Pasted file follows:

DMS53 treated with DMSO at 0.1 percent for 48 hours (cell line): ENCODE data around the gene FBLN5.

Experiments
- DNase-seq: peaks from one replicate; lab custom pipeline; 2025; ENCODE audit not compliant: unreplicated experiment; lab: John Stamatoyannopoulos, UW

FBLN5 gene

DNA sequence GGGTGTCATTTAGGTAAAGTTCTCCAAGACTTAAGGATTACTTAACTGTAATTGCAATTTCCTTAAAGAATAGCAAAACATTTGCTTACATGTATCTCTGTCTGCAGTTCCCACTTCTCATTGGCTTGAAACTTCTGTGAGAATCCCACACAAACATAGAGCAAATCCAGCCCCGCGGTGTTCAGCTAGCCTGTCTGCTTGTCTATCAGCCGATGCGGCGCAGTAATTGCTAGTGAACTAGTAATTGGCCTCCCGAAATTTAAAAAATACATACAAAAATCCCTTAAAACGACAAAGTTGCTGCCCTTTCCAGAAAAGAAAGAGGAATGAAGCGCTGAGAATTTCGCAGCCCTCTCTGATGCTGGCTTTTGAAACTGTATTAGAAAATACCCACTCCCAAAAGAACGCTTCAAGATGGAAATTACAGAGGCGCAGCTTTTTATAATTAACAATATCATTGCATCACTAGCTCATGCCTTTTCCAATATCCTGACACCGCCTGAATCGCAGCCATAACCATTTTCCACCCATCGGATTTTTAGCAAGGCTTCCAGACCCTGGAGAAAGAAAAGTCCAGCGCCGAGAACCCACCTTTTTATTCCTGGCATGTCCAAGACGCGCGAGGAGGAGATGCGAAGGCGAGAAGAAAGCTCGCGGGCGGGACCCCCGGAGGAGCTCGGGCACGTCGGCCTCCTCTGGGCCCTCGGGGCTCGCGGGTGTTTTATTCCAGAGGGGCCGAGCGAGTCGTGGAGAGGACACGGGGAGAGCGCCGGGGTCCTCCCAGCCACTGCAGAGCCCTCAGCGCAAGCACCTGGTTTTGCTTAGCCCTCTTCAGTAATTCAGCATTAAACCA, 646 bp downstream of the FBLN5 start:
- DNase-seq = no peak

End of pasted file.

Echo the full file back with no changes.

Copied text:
DMS53 treated with DMSO at 0.1 percent for 48 hours (cell line): ENCODE data around the gene FBLN5.

Experiments
- DNase-seq: peaks from one replicate; lab custom pipeline; 2025; ENCODE audit not compliant: unreplicated experiment; lab: John Stamatoyannopoulos, UW

FBLN5 gene

DNA sequence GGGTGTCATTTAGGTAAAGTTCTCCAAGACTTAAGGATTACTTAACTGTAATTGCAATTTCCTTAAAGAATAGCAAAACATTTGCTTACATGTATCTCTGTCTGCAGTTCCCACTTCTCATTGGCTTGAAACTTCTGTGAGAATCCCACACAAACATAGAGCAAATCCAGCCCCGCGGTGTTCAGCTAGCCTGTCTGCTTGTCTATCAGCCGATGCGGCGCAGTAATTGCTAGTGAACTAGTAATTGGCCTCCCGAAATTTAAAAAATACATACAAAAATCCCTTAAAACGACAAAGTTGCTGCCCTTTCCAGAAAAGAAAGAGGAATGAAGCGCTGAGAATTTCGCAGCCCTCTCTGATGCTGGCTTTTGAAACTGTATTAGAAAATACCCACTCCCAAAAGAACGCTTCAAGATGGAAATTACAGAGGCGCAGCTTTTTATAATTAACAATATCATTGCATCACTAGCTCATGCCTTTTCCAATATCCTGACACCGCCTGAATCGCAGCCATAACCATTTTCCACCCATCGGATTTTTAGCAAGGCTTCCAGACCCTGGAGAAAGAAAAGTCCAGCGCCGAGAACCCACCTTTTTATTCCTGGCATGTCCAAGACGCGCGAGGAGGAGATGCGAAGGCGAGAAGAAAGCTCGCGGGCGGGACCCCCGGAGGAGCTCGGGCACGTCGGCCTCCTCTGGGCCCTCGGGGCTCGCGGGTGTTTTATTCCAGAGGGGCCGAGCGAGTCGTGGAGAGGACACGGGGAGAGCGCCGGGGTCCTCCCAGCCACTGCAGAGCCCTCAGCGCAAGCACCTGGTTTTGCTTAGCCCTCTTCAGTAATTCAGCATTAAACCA, 646 bp downstream of the FBLN5 start:
- DNase-seq = no peak